Allergy Testing: Get The Facts

10 min read



Over 70 million Americans suffer from chronic nasal symptoms like congestion, runny nose, post-nasal drip, and sneezing.

Why is testing for allergies important?
Over 70 million Americans suffer from chronic nasal symptoms like congestion, runny nose, post-nasal drip, and sneezing. These symptoms can be caused by various factors — allergies being one of them. The societal cost of allergies is substantial, not only because of how many people suffer from the disease but also because of the associated loss of productivity. The World Allergy Organization (WAO) estimates that 10-40% of the world's population suffers from allergies.¹ The economic costs of this can amount to more than $245 billion in the US.

The reason testing is so important is to conclusively determine if allergies are, in fact, the major trigger, or if a patient is suffering from something called non-allergic rhinitis. Allergic and non-allergic rhinitis have very similar symptoms and are difficult to differentiate based on symptoms alone. Ultimately, diagnosing allergies as soon as possible can help millions of people and save billions of dollars.

Today, many allergy tests exist including skin, oral, nasal, blood, and provocation tests. Different types of allergy testing can show different results, even for the same individual. It’s also important to note that allergies can change over time and that testing performed several years ago may be quite different from what we see today.

Below, we outline the advantages and disadvantages of each kind of allergy test.

Skin-Prick Tests (SPT)
Skin-prick tests (SPT) are widely performed to help diagnose environmental allergies because of their simplicity, safety, and convenience. They work by introducing small quantities of the suspected allergen underneath the skin. A patient is considered sensitized if the wheal (pale, swollen bump) is at least 3 millimeters in diameter in response to a prick with the allergen of concern.

While this test does have its advantages, it’s not without limitations. Due to a lack of standardization, much of the accuracy of SPTs depends on the individual clinician’s technique and interpretation. There is also decreased accuracy if a patient is taking antihistamines, certain antidepressants, or immunosuppressants when they do the test[4].

Intradermal Tests (IDT)
IDTs can be used if there is high suspicion for a specific allergen following a negative skin-prick test. Similar to SPTs, doctors introduce allergens into the skin (but deeper into the dermis) to assess immune response. While IDT is the most sensitive skin test when testing for environmental allergies, it has a lower specificity than SPT, which means that it can often lead to false positive results.

Patch Test
This is a popular test for patients suffering from contact dermatitis, such as the development of a localized rash many people get from nickel. Doctors test for allergies by placing the suspected allergens on patches that are placed onto the skin (usually the upper back) and assessing the skin at the site of each patch for a reaction on three separate occasions within a week. This test is low risk and easy to perform but it requires multiple visits to the doctor's office, interpreting the results requires specialized training and it is often only available in specialized centers.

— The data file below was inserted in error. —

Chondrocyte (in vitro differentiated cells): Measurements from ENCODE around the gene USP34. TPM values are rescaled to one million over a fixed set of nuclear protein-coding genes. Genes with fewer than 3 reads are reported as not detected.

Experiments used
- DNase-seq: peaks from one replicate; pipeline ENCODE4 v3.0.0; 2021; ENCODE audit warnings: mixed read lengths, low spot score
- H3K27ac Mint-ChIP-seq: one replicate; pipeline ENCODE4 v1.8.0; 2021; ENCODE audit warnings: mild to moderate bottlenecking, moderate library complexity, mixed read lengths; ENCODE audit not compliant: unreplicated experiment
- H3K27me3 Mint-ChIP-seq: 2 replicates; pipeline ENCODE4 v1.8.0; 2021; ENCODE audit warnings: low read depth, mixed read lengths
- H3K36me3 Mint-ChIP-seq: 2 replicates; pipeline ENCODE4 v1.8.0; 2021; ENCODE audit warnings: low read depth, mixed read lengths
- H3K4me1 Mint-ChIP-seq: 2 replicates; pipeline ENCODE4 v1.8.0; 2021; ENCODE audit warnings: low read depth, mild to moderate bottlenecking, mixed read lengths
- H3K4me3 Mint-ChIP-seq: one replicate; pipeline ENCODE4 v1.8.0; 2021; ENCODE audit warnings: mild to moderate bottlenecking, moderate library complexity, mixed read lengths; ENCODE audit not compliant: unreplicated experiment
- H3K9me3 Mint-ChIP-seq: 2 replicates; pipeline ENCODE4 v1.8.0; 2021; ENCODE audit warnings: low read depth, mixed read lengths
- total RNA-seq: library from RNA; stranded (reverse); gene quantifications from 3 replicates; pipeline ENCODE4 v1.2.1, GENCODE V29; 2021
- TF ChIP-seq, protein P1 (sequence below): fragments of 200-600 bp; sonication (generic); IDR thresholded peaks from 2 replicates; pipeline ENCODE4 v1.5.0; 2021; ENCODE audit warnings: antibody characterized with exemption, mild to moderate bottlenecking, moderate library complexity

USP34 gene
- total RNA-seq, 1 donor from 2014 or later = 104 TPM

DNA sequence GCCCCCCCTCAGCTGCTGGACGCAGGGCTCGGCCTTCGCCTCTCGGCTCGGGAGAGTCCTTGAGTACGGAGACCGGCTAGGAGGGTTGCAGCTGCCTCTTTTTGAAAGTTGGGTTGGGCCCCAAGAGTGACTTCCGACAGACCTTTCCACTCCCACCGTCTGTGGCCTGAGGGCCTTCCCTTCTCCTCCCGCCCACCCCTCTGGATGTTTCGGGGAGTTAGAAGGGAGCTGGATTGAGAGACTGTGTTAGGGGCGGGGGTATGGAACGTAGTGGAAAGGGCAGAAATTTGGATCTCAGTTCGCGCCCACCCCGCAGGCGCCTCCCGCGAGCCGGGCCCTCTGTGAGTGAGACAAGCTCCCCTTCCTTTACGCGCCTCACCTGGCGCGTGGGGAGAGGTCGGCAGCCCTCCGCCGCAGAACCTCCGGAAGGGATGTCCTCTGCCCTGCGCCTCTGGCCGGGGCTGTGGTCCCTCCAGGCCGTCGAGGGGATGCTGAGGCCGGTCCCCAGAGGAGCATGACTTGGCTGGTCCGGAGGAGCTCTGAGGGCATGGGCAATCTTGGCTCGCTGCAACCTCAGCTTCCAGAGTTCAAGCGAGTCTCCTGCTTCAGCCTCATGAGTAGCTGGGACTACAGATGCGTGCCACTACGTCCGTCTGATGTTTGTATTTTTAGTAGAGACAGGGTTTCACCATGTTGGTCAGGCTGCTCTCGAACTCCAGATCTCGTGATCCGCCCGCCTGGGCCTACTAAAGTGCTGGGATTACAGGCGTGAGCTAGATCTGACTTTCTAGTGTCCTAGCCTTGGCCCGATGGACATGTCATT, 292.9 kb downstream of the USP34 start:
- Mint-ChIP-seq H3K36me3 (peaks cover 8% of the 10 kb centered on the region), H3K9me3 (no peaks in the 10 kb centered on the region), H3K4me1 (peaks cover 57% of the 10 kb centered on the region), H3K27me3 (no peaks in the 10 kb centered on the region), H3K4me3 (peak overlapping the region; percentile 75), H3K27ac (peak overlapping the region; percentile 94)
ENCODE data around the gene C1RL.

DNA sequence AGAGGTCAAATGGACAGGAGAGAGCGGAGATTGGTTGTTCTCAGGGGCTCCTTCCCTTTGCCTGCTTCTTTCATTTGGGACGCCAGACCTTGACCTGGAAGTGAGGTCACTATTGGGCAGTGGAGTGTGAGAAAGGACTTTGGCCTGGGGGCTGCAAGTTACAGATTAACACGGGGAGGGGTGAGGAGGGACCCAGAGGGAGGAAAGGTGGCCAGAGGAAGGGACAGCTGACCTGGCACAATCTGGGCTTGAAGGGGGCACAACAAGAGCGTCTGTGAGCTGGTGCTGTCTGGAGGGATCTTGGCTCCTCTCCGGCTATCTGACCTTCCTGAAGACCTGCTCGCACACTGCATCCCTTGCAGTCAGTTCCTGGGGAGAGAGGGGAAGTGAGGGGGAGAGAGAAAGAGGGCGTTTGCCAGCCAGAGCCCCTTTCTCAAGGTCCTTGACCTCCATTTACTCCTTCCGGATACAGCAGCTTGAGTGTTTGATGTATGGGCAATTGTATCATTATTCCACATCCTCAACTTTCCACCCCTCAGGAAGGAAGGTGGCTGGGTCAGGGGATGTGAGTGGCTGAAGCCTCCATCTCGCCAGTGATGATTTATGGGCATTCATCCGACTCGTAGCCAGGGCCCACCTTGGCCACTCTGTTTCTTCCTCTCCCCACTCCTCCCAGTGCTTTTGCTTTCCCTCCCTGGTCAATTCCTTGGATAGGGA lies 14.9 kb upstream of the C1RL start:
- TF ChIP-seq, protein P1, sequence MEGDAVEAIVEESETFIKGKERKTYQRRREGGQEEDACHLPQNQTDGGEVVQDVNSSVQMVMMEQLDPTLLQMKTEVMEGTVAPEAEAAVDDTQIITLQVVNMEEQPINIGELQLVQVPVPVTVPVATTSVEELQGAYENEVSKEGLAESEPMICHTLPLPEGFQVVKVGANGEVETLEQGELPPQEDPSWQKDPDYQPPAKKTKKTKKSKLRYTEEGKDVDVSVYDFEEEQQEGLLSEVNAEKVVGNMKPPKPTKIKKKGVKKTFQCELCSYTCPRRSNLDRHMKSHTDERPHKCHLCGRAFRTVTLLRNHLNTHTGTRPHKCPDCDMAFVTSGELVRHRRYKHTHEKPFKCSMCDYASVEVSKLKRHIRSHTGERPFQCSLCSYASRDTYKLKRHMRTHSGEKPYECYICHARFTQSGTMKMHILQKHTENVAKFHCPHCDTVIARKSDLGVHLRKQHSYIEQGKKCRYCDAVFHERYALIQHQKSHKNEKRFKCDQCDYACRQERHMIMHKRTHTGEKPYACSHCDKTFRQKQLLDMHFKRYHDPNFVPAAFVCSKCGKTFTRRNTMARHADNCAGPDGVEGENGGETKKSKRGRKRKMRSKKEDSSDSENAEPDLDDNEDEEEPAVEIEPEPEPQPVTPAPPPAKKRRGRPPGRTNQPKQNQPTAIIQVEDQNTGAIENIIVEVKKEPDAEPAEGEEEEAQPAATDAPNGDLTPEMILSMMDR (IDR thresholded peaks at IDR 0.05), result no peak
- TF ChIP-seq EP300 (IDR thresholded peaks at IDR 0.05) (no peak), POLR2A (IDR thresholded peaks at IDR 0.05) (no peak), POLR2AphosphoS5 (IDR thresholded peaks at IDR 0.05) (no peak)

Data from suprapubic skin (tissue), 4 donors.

Blood Tests

1. Serum Allergen-Specific IgE Concentrations

This test measures the levels of specific IgE antibodies against various allergens in the blood. If you have allergies, you may have more specific IgE in your blood than usual. It’s often considered comparable to SPT and may be preferred in situations where SPT can’t be performed either due to overly sensitive skin or when a patient cannot come off a certain medication which can affect testing results (e.g. antihistamines, select antidepressants, etc.).

2. Basophil Activation Test (BAT)

While mainly found in research settings, the basophil activation test (BAT) is used to evaluate allergies when other tests have been inconclusive. During the test, experts incubate patients' blood with a suspected allergen and monitor basophil activity. Due to the technical complexity of the test itself, the utilization of BAT remains very limited despite good preliminary results for both food and drug allergy detection.

So, which allergy test should I take?
Today, many allergy tests exist. They have varying detection rates, ease of use, and benefits. However, both skin testing and blood allergy testing are likely to identify the most clinically important allergens. Nectar’s at-home allergy testing is CLIA-certified, globally used, and designed to test the most important environmental allergens across the US.

The best diagnosis comes from a thorough review of all available data including a patient’s clinical history, geographic location, and all the allergy tests they’ve ever taken.

What happens after I get tested?
If you test positive for allergies, a licensed provider will determine what can be treated with allergy immunotherapy. If eligible for immunotherapy, they will create a custom formula that takes into account your clinical history, geographic location, and test results. This formulation includes therapeutic levels of the two most important allergens as studies have shown this protocol provides symptom relief across the board.

If your allergy test does not detect allergies, you're not alone. 30-50% of patients who struggle with allergy-like symptoms suffer from non-allergic rhinitis. Fortunately, there are treatments that can help relieve these symptoms. Nectar is here to help you make sense of your results and to provide the best possible path forward.


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